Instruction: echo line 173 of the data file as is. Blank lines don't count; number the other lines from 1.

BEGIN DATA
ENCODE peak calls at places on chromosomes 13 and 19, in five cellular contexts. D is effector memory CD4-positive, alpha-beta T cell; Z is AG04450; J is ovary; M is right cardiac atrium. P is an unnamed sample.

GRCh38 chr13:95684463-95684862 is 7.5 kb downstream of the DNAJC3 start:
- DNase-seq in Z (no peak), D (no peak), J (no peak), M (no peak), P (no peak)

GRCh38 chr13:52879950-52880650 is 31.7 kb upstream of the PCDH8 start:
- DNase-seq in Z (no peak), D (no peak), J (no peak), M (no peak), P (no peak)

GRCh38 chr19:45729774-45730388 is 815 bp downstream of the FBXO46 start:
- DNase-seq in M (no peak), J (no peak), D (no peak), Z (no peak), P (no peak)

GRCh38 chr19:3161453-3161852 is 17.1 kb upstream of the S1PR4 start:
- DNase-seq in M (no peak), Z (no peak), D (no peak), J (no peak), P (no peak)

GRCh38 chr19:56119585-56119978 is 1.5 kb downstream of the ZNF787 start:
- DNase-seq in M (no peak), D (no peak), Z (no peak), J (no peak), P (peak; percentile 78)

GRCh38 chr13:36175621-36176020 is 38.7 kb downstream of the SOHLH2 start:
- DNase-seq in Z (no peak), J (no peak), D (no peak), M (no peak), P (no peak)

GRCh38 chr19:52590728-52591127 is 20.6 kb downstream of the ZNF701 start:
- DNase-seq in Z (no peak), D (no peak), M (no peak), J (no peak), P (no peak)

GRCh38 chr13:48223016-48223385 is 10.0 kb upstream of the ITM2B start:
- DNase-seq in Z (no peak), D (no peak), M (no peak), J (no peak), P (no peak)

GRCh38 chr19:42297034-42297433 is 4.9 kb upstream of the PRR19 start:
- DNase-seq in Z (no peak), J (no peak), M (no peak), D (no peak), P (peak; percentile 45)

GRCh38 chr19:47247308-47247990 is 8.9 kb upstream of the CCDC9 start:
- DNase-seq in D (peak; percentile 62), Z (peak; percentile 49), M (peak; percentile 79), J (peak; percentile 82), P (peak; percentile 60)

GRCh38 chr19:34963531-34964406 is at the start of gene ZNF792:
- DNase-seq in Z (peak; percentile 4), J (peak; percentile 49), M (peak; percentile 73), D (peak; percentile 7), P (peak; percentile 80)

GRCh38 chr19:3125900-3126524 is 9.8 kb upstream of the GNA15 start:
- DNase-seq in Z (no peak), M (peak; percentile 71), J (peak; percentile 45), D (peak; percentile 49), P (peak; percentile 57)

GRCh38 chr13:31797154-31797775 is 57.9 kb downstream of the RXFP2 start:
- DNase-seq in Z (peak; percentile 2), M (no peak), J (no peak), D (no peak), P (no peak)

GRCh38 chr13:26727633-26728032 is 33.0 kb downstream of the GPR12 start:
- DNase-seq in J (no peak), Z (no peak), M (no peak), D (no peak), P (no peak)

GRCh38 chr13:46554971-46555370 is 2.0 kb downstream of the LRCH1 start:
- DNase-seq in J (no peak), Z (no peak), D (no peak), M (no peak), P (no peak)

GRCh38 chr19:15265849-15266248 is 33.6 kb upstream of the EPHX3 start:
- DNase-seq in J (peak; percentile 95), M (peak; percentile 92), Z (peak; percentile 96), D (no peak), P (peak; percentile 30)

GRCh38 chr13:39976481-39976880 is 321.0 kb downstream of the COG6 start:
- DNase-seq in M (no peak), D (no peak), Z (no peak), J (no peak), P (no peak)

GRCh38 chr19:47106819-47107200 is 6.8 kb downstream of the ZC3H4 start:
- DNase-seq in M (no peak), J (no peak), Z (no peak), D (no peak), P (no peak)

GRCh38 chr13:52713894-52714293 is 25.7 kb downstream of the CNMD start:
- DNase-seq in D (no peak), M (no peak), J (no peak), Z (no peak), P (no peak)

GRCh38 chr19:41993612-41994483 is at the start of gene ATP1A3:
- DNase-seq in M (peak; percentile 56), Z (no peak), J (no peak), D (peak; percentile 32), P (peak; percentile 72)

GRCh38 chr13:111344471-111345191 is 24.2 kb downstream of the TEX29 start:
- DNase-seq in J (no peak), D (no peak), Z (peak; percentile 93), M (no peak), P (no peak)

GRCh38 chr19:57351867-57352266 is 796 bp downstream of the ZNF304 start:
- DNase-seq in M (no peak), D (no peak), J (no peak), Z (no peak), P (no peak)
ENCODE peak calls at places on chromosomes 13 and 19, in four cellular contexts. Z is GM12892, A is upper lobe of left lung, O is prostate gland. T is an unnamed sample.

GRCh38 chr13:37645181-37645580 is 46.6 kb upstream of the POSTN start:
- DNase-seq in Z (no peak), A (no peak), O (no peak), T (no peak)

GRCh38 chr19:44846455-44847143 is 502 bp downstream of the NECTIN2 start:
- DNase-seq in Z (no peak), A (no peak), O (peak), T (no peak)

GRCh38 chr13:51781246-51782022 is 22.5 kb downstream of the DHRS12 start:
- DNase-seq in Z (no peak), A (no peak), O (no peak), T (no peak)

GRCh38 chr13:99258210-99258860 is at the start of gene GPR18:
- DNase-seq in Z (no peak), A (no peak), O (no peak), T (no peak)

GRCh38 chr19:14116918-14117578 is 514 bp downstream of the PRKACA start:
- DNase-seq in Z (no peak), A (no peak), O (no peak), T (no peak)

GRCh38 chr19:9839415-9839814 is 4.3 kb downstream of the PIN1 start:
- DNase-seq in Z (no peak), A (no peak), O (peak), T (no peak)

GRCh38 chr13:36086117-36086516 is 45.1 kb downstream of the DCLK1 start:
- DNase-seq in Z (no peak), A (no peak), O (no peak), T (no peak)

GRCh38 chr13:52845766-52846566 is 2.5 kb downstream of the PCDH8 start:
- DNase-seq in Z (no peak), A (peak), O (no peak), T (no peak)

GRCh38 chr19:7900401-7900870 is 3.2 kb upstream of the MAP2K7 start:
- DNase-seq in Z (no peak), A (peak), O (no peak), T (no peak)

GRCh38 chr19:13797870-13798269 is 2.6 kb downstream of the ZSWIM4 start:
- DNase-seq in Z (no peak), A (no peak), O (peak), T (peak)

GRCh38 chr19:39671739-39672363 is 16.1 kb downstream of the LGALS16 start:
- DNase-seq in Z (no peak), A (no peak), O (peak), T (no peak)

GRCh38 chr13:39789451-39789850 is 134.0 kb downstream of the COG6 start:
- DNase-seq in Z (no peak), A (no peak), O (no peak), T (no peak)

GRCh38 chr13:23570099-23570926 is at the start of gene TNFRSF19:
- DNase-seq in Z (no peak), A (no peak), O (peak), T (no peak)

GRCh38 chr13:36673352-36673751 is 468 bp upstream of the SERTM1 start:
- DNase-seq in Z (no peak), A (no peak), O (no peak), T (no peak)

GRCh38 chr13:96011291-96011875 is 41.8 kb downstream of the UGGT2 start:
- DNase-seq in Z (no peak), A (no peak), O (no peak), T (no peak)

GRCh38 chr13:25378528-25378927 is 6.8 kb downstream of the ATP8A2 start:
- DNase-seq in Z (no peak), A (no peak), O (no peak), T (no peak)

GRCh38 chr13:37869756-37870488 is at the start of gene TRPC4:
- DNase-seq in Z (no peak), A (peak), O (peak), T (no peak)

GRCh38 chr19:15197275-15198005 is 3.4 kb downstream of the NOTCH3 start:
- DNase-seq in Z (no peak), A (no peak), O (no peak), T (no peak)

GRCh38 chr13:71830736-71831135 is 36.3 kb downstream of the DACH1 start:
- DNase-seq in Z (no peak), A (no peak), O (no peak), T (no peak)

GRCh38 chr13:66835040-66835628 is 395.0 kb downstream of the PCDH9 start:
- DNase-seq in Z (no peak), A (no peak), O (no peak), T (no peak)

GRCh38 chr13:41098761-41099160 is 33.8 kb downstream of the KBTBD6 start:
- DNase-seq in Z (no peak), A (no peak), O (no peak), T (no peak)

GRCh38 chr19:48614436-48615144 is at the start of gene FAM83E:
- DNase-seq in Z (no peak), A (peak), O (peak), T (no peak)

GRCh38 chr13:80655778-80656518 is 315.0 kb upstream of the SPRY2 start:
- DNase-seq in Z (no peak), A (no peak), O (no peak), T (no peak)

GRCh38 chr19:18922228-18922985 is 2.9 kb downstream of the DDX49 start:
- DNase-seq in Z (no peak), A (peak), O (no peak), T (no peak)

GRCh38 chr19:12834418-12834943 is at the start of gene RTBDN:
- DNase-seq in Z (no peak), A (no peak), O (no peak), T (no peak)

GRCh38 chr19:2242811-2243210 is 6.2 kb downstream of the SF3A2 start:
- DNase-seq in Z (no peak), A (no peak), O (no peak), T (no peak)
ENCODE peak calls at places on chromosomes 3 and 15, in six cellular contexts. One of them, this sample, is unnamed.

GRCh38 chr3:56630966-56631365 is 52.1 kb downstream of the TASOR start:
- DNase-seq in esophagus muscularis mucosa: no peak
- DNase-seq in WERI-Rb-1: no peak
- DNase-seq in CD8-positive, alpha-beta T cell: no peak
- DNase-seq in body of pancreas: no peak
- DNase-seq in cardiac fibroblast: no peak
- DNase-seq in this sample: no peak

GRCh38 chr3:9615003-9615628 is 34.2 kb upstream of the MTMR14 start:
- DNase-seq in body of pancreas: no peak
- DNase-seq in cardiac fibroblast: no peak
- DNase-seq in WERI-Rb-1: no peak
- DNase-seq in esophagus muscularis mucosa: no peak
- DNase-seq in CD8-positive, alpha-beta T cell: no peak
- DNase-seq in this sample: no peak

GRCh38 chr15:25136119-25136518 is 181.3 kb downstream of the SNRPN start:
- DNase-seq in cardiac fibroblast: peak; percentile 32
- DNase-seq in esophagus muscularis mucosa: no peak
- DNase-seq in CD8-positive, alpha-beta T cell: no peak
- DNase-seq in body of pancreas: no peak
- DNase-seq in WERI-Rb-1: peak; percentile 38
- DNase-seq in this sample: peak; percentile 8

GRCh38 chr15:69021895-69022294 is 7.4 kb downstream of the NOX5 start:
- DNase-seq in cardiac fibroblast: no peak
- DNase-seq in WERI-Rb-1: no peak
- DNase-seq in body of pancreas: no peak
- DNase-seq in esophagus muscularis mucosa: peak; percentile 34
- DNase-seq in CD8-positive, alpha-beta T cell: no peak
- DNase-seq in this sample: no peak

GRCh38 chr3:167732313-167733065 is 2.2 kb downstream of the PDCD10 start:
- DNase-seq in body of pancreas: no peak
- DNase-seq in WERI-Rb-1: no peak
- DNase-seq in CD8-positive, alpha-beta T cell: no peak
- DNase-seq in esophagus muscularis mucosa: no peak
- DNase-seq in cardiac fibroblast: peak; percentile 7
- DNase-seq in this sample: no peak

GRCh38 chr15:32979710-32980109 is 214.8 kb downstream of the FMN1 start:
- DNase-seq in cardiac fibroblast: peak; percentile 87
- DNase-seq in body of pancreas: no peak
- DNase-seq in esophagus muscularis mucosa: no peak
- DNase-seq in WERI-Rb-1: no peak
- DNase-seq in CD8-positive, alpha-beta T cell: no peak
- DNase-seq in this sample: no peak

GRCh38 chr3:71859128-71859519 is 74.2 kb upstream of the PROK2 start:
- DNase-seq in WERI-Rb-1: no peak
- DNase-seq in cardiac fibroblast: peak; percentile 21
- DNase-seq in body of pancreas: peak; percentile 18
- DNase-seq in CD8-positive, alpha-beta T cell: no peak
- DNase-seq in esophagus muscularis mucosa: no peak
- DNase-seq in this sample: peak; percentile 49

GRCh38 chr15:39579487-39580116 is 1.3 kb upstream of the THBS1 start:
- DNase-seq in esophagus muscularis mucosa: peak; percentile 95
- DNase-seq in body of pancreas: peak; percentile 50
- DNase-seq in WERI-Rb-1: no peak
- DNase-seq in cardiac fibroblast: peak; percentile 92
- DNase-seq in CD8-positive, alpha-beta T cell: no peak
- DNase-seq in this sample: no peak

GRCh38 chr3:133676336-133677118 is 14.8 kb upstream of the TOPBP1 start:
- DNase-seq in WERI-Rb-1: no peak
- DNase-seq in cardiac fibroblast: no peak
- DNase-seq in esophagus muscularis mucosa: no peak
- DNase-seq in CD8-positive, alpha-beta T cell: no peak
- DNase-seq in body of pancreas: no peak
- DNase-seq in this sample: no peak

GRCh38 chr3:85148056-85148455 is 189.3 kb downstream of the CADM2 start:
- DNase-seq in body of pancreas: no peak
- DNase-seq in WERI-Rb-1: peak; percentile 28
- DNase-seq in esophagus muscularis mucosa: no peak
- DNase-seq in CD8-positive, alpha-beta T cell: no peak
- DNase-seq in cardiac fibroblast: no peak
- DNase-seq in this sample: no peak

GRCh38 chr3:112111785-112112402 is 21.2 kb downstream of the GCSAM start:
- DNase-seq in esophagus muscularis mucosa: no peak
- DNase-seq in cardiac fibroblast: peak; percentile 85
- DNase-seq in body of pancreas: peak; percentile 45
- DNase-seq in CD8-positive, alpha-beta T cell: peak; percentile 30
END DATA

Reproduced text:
- DNase-seq in body of pancreas: peak; percentile 45